The sophomore record from Melbourne five-piece Rolling Blackout Coastal Fever heaves with the feeling of homesickness and the loss of a place to call home, yet the weight of expectation proves too much to live up to its predecessor. Freya Martin delves into the Australian outfit’s latest record.
Sideways to New Italy is the second album from Melbourne-hailing Rolling Blackouts Coastal Fever, the self-proclaimed ‘soft-punk’ five-piece known for their unhurried, laid-back guitar music. The Australian band has found themselves with a reputation for mellow, summery sounds without losing the intricacy of the two interweaving guitars nor relegating themselves to obsolescence as ‘another guitar band’, after releasing two EPs, Talk Tight (2016) and French Press (2017), and 2018’s subsequent debut album Hope Downs to huge praise.
Borne out of the frustration and angst of endless touring, Sideways to New Italy heaves with the feeling of homesickness and yet the loss of a place to call home, both of which come as a result of the transience of a touring musician’s lifestyle. However, for those eagerly anticipating this record, while peppered with a handful gems, this latest offering unfortunately fails to live up to the height and quality of its predecessors.
The first three tracks of the record all seem to blur into one another, though perhaps not desirably so. All opening with a non-descript selection of guitar chords and riffs, you may be forgiven for forgetting each one as an individual track in itself. Whilst all characteristic of Rolling Blackouts C.F.’s jangly, multi-guitar style, the tracks themselves seem to be forgettable and a non-descript start to what had promised to be such an exciting second album. She’s There, the second track of the record sandwiched between two remarkably uninteresting tracks The Second Of The First and Beautiful Steven, is marginally less of a disappointment – whilst this song too begins with a similar surge of guitar, it is at least chirpy and uplifting, the repetition of short pithy lines used to good effect.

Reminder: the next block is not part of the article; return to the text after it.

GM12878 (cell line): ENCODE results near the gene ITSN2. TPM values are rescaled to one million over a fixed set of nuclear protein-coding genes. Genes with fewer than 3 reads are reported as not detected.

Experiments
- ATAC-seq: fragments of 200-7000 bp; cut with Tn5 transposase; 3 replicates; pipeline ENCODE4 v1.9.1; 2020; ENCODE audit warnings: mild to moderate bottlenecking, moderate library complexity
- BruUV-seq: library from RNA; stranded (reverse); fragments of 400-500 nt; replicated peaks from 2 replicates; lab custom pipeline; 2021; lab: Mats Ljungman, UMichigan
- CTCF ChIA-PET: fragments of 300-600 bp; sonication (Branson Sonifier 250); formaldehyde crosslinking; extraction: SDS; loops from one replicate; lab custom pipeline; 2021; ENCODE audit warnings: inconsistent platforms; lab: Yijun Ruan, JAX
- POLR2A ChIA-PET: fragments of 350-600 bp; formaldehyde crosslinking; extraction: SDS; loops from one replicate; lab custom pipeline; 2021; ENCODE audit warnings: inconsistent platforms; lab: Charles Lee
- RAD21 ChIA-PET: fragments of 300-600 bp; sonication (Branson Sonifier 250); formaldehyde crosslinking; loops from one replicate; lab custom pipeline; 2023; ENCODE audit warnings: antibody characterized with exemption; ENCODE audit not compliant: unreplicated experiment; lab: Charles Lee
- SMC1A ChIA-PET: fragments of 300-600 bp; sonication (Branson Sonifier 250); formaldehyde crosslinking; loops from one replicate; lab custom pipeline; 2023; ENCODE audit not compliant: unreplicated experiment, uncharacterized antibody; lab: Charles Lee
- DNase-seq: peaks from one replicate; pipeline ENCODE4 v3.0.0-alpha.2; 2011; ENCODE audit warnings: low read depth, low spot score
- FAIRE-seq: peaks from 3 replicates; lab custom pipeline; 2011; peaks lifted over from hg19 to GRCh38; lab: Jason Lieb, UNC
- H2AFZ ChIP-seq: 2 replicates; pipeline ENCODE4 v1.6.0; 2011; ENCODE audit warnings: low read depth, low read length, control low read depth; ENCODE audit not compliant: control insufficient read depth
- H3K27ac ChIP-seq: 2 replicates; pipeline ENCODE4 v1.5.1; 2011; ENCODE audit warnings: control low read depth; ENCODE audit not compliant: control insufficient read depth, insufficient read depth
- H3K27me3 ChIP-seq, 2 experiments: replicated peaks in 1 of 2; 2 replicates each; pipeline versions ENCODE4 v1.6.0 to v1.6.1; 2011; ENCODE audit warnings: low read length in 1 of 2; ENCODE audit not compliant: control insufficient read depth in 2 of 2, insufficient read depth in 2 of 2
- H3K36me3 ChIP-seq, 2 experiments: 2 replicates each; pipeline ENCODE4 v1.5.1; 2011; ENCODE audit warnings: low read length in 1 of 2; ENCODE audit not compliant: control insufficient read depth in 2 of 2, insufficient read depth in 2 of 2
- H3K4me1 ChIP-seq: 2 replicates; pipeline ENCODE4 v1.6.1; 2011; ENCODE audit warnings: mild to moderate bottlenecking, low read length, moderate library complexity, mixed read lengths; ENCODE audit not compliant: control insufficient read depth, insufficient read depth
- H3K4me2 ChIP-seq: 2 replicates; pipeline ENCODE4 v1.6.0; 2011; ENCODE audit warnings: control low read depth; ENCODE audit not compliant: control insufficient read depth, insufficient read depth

'Vibrating with energy, [Cars In Space] features the two shimmering guitars writhing and interweaving throughout the track, buried behind succinct repeated lyrics which keep the song surging forward'
In contrast, subsequent track The Only One is a refreshing change, opening with a strong punchy bassline which is at odds with the first trio of songs. Finally something different to break the relative monotony of the previous few tracks, this song appears with a pretence of happiness and undertones of lyrical melancholia, again referencing the solitude and loss of identity that accompanies constant touring. “I’m back in the state/ to find another way back/ in to the new world / that looks exactly the same / And when I open the gate / Cold sweat on my face / I can never really be sure / Who’s gonna open the door”.
Cars In Space was the first single to be released from this album, and with good reason, setting a high precedent for the remains of the album to follow. Vibrating with energy, the track features the two shimmering guitars writhing and interweaving throughout the track, buried behind succinct repeated lyrics which keep the song surging forward. The standout track of the album, it is reminiscent of earlier releases from Rolling Blackouts C.F. including In The Capital and Mainland with its use of uplifting guitar twangs working alongside the vocals and drums to form a cohesive swell of sound. The song meanders and swerves as though on the road trip it represents, perhaps another reference to the time spent by the band on the road while touring. It is plain to see that this is simply a joyous song, the enjoyment of the band captured perfectly and each member simply relishing their music.
'For those eagerly anticipating this record, while peppered with a handful gems, this latest offering unfortunately fails to live up to the height and quality of its predecessors.'
Sunglasses At The Wedding, the penultimate track, sets a vastly different, more melancholy and spectral tone and would perhaps have been a better end to the record than the fairly flat final track The Cool Change. Sunglasses at the Wedding features nicely uncomfortable chords, giving body to the whispery, sad mood and a welcome calmness after the energetic bulk of the album.
Sideways to New Italy was a record hotly anticipated by the musical community, and while there are a few standout tracks, it largely falls flat. Heavy on the guitar riffs, the album lacks the subtlety of earlier works by Rolling Blackouts Coastal Fever, less polished and refined yet on the whole it is sadly forgettable. Regrettably, while featuring a select few gems, overall it simply falls too short of its high expectations.